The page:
Just over thirty-eight years ago, on October 8, 1985, the modern American struggle against terrorism financing began. On that tragic day, terrorists from the Palestine Liberation Organization summarily executed an American hostage, Leon Klinghoffer, a sixty-nine-year-old, wheelchair-bound entrepreneur and World War II veteran on vacation celebrating his wedding anniversary with his wife. The terrorists subsequently dumped his corpse overboard on the hijacked Achille Lauro cruise ship. This horrific tragedy led to the eventual passage of the Anti-Terrorism Act of 1990, which for the first time provided a legal cause of action for American terrorism victims to seek justice for acts of international terrorism. Since then, the United States has continued to refine its financial toolkit to go after terrorist organizations and their financial enablers through a variety of civil and criminal legal tools.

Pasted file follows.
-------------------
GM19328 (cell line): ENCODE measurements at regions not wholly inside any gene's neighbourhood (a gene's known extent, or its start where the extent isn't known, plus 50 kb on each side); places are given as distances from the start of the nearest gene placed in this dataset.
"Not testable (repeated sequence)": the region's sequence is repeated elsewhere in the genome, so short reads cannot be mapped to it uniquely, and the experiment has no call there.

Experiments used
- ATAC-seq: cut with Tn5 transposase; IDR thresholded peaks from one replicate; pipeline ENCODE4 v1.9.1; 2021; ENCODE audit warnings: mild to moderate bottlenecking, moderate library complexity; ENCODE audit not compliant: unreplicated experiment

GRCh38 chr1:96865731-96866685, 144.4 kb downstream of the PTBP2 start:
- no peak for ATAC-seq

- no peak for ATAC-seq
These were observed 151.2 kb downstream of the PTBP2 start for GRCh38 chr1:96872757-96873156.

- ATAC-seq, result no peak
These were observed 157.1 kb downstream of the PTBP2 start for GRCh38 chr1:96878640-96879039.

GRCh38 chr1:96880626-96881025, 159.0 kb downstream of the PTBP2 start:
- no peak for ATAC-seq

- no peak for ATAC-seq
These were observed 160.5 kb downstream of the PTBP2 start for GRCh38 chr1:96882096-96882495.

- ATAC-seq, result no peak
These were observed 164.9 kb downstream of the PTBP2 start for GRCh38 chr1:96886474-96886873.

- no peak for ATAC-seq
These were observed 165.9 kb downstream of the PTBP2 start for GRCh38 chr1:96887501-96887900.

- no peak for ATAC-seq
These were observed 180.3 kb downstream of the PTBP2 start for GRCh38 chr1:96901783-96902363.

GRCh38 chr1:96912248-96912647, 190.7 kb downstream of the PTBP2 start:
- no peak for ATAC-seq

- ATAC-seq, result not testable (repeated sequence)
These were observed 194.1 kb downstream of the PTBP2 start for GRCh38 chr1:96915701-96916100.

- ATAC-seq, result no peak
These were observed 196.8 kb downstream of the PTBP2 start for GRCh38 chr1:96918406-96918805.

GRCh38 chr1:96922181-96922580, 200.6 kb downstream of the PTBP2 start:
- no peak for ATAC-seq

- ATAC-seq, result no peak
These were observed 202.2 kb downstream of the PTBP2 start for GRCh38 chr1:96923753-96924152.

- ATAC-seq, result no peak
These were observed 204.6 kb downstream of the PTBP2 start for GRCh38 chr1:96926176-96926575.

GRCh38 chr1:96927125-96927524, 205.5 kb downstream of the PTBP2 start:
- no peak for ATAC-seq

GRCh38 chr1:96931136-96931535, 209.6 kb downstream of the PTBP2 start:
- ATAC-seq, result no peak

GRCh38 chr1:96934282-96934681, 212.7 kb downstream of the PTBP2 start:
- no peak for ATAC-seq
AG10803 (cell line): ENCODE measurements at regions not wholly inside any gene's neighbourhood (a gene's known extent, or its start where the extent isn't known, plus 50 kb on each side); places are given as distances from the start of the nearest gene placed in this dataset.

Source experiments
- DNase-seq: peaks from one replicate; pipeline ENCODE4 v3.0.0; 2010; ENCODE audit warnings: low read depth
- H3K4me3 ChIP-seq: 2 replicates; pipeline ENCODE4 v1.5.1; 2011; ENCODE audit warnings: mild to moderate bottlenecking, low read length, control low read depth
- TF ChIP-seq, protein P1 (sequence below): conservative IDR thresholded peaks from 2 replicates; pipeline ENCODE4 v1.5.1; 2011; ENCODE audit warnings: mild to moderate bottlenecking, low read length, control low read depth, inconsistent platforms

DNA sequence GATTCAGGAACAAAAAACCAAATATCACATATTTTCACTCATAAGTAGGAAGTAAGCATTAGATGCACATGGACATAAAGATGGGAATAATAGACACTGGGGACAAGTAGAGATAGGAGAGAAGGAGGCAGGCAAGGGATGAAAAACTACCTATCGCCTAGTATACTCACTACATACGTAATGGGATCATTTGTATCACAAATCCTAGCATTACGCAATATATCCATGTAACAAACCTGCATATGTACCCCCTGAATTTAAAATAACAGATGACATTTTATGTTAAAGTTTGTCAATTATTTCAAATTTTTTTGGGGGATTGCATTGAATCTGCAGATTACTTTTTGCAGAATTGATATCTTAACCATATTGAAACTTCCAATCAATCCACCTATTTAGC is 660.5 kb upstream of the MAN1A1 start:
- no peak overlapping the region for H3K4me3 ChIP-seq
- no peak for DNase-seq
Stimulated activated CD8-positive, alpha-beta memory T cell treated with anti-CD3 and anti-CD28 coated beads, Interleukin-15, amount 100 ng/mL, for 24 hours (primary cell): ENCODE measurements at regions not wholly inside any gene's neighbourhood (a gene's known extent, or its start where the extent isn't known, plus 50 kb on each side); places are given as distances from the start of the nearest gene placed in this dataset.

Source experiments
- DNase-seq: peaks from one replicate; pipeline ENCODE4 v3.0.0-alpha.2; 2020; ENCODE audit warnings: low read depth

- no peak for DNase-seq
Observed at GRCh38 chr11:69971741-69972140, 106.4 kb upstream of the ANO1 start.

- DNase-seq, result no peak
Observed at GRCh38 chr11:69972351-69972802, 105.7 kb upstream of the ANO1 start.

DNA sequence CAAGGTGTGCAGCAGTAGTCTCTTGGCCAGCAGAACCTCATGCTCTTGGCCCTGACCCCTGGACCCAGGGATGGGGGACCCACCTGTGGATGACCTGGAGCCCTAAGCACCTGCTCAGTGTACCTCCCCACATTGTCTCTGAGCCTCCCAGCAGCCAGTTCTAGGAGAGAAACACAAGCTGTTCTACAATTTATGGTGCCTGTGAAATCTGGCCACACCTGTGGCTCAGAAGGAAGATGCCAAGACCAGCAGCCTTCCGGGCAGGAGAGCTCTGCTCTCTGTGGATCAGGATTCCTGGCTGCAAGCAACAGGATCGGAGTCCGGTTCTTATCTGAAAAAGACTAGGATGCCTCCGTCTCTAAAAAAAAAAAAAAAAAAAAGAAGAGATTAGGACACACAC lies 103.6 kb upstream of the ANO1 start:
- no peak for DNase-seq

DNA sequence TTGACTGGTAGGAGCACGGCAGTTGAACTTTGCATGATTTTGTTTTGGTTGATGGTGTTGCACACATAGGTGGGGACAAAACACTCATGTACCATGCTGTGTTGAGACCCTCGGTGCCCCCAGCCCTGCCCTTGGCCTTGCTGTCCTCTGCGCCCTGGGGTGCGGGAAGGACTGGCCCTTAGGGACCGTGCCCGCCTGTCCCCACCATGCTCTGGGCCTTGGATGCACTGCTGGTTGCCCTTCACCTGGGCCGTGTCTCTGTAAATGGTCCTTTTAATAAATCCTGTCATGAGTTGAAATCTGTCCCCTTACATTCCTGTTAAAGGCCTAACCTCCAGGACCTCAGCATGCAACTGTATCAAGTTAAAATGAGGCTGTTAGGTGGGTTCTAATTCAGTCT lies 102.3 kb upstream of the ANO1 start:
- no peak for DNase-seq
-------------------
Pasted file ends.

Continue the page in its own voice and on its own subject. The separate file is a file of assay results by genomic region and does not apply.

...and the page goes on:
The US government should use all available tools of national power to protect the United States and its allies, work toward the recovery of American and partner hostages, and degrade terrorist groups’ financial capabilities.
In its October 7 attack on Israel, Hamas and other terrorist groups killed more than 1,400 people and took at least 222 hostages. Among the dead are at least thirty-two Americans, making it the deadliest foreign terrorist attack against Americans since 9/11.
The United States must again learn from tragedy. The US government has an opportunity to use its robust financial authorities to disrupt Hamas’s tactical financial capabilities. To do so, it must implement structural changes to strengthen both US and partner capabilities to combat terrorism financing and other illicit finance threats in the Middle East and beyond.
Read the full article from The Atlantic Council.
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